★★★

Crimes of the Future is a sci-fi film directed by David Cronenberg (The Fly, A History of Violence) and stars Viggo Mortensen, Lea Seydoux, Kristen Stewart, and Scott Speedman.

In the future, the human species has continued to adapt and evolve. The earth has also changed, having been ravaged by some unnamed environmental (or manmade) disasters. In this place, humans have begun to mutate due to Accelerated Evolution Syndrome. Saul Tenser (Mortensen) and his partner Caprice (Seydoux) are performance artists, showcasing his mutations in front of an audience. But while he and Caprice are beloved, fewer people are showing up to their performances. He is then propositioned with a unique and shocking performance concept. Will he take it?

Despite the timely and modern theme, the screenplay for Crimes of the Future is nearly two decades old. That makes more sense considering this film harkens back to Cronenberg’s roots. In the same way that The Fly made audiences cringe, this film will also have audiences wriggling in their seats. Crimes of the Future is the perfect reminder that he is and always will be a forefather in body horror.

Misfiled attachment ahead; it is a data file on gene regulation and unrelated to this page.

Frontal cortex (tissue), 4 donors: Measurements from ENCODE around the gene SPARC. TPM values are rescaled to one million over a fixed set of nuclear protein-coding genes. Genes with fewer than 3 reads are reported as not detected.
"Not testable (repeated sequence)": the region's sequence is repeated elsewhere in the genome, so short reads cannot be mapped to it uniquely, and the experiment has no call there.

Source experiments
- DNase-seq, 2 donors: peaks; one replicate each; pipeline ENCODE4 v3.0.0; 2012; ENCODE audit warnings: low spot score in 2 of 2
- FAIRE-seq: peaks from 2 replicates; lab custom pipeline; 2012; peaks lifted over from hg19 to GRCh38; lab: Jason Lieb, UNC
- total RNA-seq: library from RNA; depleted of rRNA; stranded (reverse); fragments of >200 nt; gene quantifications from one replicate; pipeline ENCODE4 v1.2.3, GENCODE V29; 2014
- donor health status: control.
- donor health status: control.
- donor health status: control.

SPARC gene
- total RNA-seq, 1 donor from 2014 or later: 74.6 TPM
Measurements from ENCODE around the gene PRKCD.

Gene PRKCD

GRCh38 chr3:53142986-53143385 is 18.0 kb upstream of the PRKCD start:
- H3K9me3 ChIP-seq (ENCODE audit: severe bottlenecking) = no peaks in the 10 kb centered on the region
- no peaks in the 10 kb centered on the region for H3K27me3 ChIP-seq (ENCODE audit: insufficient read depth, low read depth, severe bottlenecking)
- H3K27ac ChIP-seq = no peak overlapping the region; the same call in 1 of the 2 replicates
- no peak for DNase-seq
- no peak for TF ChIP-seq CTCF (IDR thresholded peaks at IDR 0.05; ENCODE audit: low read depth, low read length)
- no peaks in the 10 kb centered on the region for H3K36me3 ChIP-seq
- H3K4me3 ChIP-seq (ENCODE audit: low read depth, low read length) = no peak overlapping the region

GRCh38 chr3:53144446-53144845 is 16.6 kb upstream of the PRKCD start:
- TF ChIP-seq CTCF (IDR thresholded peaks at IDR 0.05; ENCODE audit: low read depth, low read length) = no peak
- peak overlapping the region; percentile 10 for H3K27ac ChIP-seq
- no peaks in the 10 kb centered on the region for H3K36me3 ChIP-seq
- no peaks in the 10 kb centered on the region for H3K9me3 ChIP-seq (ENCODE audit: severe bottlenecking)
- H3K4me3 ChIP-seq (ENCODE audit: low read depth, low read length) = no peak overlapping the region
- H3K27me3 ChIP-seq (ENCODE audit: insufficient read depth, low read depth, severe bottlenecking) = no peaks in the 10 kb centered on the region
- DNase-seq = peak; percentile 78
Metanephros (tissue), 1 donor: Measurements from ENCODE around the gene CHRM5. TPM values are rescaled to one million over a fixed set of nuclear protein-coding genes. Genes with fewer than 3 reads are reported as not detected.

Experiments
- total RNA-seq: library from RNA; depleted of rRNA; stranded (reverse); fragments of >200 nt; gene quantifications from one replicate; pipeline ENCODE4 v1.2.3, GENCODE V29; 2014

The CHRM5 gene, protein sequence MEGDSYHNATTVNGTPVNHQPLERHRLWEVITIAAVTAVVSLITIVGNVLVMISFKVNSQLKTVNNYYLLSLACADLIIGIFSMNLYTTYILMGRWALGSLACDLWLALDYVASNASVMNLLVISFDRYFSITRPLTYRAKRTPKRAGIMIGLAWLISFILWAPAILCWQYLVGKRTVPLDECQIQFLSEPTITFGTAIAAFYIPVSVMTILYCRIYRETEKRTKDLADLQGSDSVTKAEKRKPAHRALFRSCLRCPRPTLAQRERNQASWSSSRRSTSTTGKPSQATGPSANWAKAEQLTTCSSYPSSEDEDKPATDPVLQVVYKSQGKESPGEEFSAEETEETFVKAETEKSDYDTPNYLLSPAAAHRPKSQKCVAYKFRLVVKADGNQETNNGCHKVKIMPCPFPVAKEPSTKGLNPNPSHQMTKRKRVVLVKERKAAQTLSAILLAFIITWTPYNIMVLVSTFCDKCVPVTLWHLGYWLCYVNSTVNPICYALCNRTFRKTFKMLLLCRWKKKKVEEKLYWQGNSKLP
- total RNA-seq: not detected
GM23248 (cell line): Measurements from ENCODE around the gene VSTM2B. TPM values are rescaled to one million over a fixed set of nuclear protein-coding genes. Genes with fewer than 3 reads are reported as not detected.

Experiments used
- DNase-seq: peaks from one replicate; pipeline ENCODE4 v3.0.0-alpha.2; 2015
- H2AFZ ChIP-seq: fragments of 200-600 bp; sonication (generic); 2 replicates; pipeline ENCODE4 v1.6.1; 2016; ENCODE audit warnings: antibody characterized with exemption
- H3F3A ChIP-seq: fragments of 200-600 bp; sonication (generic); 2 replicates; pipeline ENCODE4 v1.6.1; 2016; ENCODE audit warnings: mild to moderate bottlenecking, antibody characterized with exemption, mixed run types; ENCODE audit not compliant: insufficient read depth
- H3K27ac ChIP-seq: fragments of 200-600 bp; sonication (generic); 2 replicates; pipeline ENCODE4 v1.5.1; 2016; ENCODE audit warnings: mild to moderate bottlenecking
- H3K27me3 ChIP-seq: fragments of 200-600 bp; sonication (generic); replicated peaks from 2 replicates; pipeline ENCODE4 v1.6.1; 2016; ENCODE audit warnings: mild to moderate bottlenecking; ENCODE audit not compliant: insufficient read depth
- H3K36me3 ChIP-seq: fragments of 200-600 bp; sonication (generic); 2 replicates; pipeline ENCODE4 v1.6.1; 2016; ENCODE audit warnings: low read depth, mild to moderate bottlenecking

Part exploitative, part arthouse film, the movie is a little hard to pinpoint. While the body horror is there, it isn’t necessarily a horror film. It is exploitative science fiction. Leave it to Cronenberg to create his own niche. The concept, environment, cinematography, and special effects are brilliant, and the script is surprisingly funny. Audiences may find themselves snickering and cringing at the same time.

Mortensen’s portrayal of Saul is great. He is in pain. He is conflicted. He is physically transforming before your eyes. Kristen Stewart’s Timlin is aptly named. She is timid, softspoken, and becomes quite enamored with Saul. Stewart’s purposefully meek performance is an interesting and endearing take on the awkward character. Seydoux’s Caprice is a conundrum. She is hailed as a wonderful artist, yet she yearns for more.

The fault in the movie is that there aren’t enough stakes to create tension. Yes, Saul is in pain, but at times he comes off as indifferent toward death. Yes, there is a subculture and a government at odds, but the audience rarely sees them interact. Viewers are at the edge of their seats because of the imagery on the screen, but are they also there because each character has skin in the game?

Crimes of the Future isn’t for the faint of heart, but fans of Cronenberg’s earlier work (The Fly, Scanners, and Videodrome) will rejoice in the visceral visuals.